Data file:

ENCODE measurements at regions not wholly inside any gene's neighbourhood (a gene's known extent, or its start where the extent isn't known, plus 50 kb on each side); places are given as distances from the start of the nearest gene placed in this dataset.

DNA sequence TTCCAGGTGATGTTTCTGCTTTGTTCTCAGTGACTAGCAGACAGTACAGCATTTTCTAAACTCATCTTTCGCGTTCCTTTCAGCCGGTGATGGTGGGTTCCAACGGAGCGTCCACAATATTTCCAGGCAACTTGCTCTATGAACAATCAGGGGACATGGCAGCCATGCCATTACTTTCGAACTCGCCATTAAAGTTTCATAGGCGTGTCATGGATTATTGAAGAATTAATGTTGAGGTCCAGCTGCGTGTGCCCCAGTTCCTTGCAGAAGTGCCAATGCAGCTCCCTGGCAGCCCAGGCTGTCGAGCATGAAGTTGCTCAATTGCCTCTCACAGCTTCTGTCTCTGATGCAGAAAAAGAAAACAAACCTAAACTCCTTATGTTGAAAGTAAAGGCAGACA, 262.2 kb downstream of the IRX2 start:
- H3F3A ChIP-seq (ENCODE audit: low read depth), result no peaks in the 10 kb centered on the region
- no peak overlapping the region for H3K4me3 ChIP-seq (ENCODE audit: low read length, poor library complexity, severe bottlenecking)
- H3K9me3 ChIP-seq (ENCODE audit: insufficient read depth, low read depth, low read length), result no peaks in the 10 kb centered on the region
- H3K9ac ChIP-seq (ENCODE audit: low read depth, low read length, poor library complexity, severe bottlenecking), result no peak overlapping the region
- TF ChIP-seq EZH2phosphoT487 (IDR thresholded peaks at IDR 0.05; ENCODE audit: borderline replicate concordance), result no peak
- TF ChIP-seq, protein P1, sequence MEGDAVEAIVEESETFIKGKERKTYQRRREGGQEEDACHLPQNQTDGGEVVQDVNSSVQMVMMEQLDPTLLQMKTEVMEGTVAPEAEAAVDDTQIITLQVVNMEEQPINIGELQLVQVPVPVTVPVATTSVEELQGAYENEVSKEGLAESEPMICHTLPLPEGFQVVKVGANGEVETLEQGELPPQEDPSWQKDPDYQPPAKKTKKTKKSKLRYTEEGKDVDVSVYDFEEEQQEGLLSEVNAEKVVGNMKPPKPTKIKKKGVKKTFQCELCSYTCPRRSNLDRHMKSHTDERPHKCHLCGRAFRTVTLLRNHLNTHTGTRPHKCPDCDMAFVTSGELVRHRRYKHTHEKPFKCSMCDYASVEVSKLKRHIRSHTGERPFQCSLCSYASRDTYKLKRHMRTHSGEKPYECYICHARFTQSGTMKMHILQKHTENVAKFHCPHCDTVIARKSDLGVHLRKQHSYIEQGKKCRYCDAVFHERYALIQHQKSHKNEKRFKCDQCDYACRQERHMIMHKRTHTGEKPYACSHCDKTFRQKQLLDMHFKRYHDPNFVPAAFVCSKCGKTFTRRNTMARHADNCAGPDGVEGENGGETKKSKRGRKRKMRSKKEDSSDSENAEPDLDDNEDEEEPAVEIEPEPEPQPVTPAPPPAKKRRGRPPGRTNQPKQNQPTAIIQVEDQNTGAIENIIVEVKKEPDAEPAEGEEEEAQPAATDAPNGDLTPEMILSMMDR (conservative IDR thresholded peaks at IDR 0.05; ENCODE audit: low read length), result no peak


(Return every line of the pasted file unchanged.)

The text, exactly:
ENCODE measurements at regions not wholly inside any gene's neighbourhood (a gene's known extent, or its start where the extent isn't known, plus 50 kb on each side); places are given as distances from the start of the nearest gene placed in this dataset.

DNA sequence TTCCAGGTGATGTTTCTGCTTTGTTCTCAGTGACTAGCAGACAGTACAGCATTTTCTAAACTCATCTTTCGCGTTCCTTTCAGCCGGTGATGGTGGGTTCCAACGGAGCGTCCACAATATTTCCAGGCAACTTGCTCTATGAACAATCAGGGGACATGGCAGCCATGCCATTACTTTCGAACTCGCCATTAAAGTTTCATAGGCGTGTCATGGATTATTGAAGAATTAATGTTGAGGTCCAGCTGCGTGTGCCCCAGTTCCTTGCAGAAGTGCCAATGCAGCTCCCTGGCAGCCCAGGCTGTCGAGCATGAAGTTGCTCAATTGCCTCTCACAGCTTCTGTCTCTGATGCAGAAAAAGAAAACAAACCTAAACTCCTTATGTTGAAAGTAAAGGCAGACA, 262.2 kb downstream of the IRX2 start:
- H3F3A ChIP-seq (ENCODE audit: low read depth), result no peaks in the 10 kb centered on the region
- no peak overlapping the region for H3K4me3 ChIP-seq (ENCODE audit: low read length, poor library complexity, severe bottlenecking)
- H3K9me3 ChIP-seq (ENCODE audit: insufficient read depth, low read depth, low read length), result no peaks in the 10 kb centered on the region
- H3K9ac ChIP-seq (ENCODE audit: low read depth, low read length, poor library complexity, severe bottlenecking), result no peak overlapping the region
- TF ChIP-seq EZH2phosphoT487 (IDR thresholded peaks at IDR 0.05; ENCODE audit: borderline replicate concordance), result no peak
- TF ChIP-seq, protein P1, sequence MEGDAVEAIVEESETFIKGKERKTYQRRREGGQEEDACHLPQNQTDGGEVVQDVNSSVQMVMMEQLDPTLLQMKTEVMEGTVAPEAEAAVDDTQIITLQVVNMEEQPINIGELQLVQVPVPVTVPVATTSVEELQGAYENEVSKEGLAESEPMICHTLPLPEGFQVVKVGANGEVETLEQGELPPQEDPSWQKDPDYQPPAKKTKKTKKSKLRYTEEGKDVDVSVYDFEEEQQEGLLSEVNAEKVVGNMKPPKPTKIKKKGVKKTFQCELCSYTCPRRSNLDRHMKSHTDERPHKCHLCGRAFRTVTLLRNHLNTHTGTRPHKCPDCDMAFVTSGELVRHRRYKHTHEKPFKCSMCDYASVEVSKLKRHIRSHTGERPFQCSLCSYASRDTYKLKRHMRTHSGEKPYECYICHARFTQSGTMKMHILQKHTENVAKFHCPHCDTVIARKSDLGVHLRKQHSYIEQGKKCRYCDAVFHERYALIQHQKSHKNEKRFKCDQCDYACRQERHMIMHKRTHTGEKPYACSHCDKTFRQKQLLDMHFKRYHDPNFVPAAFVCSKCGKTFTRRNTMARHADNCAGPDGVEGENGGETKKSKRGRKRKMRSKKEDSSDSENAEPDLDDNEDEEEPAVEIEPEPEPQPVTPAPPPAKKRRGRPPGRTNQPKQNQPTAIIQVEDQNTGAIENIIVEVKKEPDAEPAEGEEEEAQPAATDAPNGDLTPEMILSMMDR (conservative IDR thresholded peaks at IDR 0.05; ENCODE audit: low read length), result no peak